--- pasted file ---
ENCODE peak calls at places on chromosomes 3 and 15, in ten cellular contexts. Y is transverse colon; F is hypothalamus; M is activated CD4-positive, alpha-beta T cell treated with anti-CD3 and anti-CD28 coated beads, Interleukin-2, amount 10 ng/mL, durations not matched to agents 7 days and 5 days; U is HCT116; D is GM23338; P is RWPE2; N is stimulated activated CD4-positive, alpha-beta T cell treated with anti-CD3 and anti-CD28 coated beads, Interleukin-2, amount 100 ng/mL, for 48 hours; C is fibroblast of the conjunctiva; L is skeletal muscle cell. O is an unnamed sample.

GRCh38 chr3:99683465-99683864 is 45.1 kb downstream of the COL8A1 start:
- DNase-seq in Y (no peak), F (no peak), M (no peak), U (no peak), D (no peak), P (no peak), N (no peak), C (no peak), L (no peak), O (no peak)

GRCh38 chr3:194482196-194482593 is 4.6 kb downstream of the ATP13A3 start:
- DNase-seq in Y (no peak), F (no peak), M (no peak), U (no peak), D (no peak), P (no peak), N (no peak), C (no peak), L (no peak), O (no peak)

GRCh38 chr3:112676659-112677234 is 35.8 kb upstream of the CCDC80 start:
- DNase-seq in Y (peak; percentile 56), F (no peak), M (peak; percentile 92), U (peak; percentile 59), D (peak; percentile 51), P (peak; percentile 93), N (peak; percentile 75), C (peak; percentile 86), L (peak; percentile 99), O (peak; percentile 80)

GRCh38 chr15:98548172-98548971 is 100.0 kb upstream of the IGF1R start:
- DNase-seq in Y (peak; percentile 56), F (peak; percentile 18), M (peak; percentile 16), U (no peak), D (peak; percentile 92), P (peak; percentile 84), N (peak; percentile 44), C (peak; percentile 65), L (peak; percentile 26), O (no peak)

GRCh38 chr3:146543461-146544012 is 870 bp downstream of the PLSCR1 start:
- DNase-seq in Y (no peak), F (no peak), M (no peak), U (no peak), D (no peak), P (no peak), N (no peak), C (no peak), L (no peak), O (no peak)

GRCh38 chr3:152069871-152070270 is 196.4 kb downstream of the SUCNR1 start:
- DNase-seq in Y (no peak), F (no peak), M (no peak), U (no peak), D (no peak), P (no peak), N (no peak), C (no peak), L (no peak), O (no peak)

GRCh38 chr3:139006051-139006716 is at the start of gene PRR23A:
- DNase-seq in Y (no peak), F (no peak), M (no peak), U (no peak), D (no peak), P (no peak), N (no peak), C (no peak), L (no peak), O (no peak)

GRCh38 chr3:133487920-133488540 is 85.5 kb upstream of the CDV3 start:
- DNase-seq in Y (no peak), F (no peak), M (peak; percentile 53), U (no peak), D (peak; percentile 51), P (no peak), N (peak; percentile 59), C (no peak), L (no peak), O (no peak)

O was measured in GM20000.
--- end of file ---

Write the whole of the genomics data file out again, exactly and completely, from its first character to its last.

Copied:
ENCODE peak calls at places on chromosomes 3 and 15, in ten cellular contexts. Y is transverse colon; F is hypothalamus; M is activated CD4-positive, alpha-beta T cell treated with anti-CD3 and anti-CD28 coated beads, Interleukin-2, amount 10 ng/mL, durations not matched to agents 7 days and 5 days; U is HCT116; D is GM23338; P is RWPE2; N is stimulated activated CD4-positive, alpha-beta T cell treated with anti-CD3 and anti-CD28 coated beads, Interleukin-2, amount 100 ng/mL, for 48 hours; C is fibroblast of the conjunctiva; L is skeletal muscle cell. O is an unnamed sample.

GRCh38 chr3:99683465-99683864 is 45.1 kb downstream of the COL8A1 start:
- DNase-seq in Y (no peak), F (no peak), M (no peak), U (no peak), D (no peak), P (no peak), N (no peak), C (no peak), L (no peak), O (no peak)

GRCh38 chr3:194482196-194482593 is 4.6 kb downstream of the ATP13A3 start:
- DNase-seq in Y (no peak), F (no peak), M (no peak), U (no peak), D (no peak), P (no peak), N (no peak), C (no peak), L (no peak), O (no peak)

GRCh38 chr3:112676659-112677234 is 35.8 kb upstream of the CCDC80 start:
- DNase-seq in Y (peak; percentile 56), F (no peak), M (peak; percentile 92), U (peak; percentile 59), D (peak; percentile 51), P (peak; percentile 93), N (peak; percentile 75), C (peak; percentile 86), L (peak; percentile 99), O (peak; percentile 80)

GRCh38 chr15:98548172-98548971 is 100.0 kb upstream of the IGF1R start:
- DNase-seq in Y (peak; percentile 56), F (peak; percentile 18), M (peak; percentile 16), U (no peak), D (peak; percentile 92), P (peak; percentile 84), N (peak; percentile 44), C (peak; percentile 65), L (peak; percentile 26), O (no peak)

GRCh38 chr3:146543461-146544012 is 870 bp downstream of the PLSCR1 start:
- DNase-seq in Y (no peak), F (no peak), M (no peak), U (no peak), D (no peak), P (no peak), N (no peak), C (no peak), L (no peak), O (no peak)

GRCh38 chr3:152069871-152070270 is 196.4 kb downstream of the SUCNR1 start:
- DNase-seq in Y (no peak), F (no peak), M (no peak), U (no peak), D (no peak), P (no peak), N (no peak), C (no peak), L (no peak), O (no peak)

GRCh38 chr3:139006051-139006716 is at the start of gene PRR23A:
- DNase-seq in Y (no peak), F (no peak), M (no peak), U (no peak), D (no peak), P (no peak), N (no peak), C (no peak), L (no peak), O (no peak)

GRCh38 chr3:133487920-133488540 is 85.5 kb upstream of the CDV3 start:
- DNase-seq in Y (no peak), F (no peak), M (peak; percentile 53), U (no peak), D (peak; percentile 51), P (no peak), N (peak; percentile 59), C (no peak), L (no peak), O (no peak)

O was measured in GM20000.